The Slipper Plant or Candelilla (Pedilanthus macrocarpus) is native to the Sonoran Desert of Baja California and Sonora, Mexico. It is a common accent plant in desert and xeriscape gardens here in southern Arizona. This perennial plant can occasionally grow up to 6 feet (1.8 m) tall, but it usually stays below 4 feet (1.2 m) in height. Slipper Plant or Candelilla has green, succulent stems and tiny, inconspicuous leaves.
Not only are the fleshy stems shaped rather like slender candle tapers, they are also thickly coated in a type of vegetable wax known as Candelilla (little candle) wax, which is used in candles, cosmetics, chewing gum, polishes, food coatings, dyes, and in many other products. Actually, Candelilla wax is not commercially obtained from this species, but primarily from a related Candelilla plant also in the Spurge Family (Euphorbiaceae), Euphorbia Antisyphillitica, which has higher quality wax than Pedilanthus species.
Slipper Plant or Candelilla has wonderfully odd-looking, bird-like, orange flowers. The closed flower buds look like Arabian slippers or bird heads with a reddish beak and an orange crest.
The reddish "bird beak" pushes its way out of the flower as it opens and magically becomes the head of what now looks like a whole bird.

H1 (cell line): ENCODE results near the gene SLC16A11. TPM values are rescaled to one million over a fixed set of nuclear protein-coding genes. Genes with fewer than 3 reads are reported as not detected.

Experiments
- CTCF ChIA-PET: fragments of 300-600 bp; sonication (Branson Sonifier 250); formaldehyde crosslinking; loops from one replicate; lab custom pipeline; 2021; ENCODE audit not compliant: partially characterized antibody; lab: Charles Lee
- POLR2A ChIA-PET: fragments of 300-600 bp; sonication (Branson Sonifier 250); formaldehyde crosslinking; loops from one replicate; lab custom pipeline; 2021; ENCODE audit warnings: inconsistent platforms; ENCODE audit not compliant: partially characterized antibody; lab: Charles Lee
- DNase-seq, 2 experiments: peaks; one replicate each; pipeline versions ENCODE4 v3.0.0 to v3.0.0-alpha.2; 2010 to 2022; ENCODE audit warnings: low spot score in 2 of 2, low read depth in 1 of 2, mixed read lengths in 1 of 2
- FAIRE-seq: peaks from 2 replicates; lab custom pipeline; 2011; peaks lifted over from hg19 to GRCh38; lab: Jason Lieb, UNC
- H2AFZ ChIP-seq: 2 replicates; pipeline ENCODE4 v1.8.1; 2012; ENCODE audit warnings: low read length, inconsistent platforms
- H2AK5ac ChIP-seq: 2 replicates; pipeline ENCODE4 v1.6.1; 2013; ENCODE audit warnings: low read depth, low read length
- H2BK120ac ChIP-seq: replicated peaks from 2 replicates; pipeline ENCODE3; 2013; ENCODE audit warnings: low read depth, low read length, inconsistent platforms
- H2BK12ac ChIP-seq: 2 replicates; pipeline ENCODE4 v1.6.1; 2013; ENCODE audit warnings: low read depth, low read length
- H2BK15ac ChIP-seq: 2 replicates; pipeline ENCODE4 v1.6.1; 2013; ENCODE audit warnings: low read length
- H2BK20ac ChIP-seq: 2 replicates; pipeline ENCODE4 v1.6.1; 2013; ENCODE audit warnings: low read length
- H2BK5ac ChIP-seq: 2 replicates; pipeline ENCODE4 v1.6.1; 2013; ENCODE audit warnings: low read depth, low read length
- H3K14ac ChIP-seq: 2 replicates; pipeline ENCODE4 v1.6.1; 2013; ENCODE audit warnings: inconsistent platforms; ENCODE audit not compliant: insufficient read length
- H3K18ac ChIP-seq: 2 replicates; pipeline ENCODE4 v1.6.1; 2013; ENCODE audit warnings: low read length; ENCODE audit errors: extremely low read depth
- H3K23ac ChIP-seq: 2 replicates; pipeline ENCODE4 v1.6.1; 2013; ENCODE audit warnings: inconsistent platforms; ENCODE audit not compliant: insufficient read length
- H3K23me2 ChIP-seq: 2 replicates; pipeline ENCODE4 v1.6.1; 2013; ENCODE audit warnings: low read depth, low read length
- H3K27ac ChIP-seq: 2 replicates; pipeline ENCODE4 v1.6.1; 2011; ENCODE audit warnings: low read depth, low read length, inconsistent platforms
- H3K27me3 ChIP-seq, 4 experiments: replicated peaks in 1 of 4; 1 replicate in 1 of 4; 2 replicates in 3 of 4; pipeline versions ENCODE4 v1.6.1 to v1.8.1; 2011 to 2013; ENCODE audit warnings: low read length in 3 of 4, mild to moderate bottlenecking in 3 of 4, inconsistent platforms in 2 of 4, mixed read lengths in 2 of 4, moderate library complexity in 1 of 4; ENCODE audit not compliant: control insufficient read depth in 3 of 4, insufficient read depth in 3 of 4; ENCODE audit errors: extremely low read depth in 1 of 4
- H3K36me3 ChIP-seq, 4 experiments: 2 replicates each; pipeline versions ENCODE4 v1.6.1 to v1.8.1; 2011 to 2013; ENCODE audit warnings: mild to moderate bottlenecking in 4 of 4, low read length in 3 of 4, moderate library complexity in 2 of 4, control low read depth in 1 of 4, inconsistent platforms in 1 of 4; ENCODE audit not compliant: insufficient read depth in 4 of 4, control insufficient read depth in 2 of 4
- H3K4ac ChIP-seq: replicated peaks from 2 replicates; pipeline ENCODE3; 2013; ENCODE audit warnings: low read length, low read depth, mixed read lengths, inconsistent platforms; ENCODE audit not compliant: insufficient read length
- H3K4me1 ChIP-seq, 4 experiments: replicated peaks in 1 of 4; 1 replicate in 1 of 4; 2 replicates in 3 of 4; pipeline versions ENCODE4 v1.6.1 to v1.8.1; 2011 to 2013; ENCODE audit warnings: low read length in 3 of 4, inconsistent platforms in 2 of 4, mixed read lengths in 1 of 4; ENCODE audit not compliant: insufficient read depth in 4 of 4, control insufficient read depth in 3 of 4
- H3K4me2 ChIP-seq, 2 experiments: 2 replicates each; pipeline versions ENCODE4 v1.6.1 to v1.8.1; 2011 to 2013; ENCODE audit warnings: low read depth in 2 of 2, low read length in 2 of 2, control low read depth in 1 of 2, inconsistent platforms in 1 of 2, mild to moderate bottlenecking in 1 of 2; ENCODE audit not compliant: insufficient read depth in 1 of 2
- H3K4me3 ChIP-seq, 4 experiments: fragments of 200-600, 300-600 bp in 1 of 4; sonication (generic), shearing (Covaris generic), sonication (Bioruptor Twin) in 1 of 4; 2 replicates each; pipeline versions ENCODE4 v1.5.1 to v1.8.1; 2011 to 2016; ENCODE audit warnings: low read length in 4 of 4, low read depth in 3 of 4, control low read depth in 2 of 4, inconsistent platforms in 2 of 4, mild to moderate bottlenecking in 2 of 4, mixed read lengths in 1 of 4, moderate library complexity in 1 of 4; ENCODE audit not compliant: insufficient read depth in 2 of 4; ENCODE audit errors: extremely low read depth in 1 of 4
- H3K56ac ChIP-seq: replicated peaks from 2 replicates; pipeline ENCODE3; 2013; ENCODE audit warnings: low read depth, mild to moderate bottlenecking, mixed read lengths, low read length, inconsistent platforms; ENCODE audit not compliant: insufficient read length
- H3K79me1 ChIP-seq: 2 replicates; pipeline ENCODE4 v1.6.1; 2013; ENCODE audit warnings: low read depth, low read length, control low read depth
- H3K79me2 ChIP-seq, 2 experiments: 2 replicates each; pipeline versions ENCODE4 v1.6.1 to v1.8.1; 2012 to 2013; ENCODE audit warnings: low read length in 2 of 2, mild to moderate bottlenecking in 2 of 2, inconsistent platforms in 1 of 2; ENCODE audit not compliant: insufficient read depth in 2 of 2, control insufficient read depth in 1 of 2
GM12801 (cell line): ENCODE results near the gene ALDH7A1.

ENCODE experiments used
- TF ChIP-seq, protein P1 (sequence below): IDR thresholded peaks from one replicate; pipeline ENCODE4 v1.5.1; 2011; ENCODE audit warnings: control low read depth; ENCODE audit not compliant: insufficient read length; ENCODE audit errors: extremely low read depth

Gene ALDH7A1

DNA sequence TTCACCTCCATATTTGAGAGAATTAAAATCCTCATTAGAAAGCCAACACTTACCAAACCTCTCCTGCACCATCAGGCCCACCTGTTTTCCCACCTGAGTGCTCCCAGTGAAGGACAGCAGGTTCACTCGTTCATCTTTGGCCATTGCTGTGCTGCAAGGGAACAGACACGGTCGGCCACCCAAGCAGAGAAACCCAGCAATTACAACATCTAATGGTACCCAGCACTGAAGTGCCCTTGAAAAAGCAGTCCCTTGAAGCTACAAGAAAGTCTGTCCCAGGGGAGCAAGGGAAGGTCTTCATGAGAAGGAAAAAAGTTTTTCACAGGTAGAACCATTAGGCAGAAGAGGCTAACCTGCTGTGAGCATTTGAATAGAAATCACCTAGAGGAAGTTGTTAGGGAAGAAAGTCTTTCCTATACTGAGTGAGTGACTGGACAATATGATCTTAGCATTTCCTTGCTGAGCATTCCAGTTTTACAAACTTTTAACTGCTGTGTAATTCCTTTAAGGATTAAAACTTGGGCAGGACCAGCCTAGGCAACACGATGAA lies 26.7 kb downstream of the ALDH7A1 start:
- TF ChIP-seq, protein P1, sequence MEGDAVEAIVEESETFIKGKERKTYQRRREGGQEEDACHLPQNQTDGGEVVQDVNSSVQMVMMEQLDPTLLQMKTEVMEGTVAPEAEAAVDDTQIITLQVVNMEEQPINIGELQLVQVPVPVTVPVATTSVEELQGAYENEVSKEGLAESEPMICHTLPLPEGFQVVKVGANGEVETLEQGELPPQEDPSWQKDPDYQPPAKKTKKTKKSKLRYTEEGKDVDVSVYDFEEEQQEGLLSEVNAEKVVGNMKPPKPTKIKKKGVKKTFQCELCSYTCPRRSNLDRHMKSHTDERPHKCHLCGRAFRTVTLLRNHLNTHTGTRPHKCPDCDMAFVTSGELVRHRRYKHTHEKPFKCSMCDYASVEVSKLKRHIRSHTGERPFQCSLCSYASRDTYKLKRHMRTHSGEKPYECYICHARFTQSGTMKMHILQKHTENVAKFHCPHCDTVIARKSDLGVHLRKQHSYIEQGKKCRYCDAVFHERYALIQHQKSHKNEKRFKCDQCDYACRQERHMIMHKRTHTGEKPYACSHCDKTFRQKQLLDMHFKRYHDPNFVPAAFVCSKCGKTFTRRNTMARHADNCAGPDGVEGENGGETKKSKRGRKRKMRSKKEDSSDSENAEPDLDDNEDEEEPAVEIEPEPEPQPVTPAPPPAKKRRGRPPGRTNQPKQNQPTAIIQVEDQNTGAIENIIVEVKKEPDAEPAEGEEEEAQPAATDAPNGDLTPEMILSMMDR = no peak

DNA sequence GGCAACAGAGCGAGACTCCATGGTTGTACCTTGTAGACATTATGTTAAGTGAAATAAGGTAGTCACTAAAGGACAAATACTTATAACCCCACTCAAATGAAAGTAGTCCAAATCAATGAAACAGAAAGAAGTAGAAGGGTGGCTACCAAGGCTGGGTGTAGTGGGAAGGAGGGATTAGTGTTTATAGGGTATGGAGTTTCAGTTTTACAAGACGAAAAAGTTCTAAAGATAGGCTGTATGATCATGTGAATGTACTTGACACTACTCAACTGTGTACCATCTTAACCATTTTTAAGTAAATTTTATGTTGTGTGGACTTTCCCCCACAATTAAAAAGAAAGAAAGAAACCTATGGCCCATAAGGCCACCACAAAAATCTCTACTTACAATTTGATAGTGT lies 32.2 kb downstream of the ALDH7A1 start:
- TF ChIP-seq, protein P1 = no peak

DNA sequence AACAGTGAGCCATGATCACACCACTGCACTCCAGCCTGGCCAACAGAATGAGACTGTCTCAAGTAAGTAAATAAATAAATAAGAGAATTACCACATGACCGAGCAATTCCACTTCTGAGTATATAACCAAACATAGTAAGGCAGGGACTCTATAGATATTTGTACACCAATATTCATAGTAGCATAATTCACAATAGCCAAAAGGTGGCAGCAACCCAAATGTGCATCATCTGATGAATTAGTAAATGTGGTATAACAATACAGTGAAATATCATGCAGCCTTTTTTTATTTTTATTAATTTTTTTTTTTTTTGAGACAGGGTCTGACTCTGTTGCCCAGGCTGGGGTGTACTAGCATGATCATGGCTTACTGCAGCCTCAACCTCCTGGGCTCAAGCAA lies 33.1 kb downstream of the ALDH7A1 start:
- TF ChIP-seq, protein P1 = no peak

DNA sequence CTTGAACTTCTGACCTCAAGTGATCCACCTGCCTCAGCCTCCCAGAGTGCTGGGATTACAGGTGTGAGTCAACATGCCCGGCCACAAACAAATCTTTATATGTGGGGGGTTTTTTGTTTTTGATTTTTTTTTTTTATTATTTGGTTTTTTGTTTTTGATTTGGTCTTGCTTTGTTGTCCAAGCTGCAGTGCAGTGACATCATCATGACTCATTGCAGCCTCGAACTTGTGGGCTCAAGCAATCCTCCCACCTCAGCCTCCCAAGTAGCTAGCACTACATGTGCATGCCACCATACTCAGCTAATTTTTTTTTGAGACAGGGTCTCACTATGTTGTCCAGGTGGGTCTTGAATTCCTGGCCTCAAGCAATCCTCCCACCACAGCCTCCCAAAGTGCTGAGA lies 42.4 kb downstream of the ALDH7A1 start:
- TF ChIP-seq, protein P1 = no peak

The open flowers remind me of a miniature Raggiana Bird of Paradise (Paradisaea raggiana), with the bundle of anthers as the display plumes. Open Slipper Plant or Candelilla flowers also remind me of hovering hummingbirds, which coincidentally are attracted to the nectar-filled flowers.
The above hummingbird is a female or juvenile Broad-billed Hummingbird (Cynanthus latirostris), which look quite similar and are much less showy than the males of the species.
Not only do Slipper Plants or Candelillas have interesting candle-like stems and bird-like flowers, these plants are also amazingly easy to grow here in Arizona, requiring little water or care. They are also very easy to propagate by stem cuttings, making these plants quite economical (buy one and get many).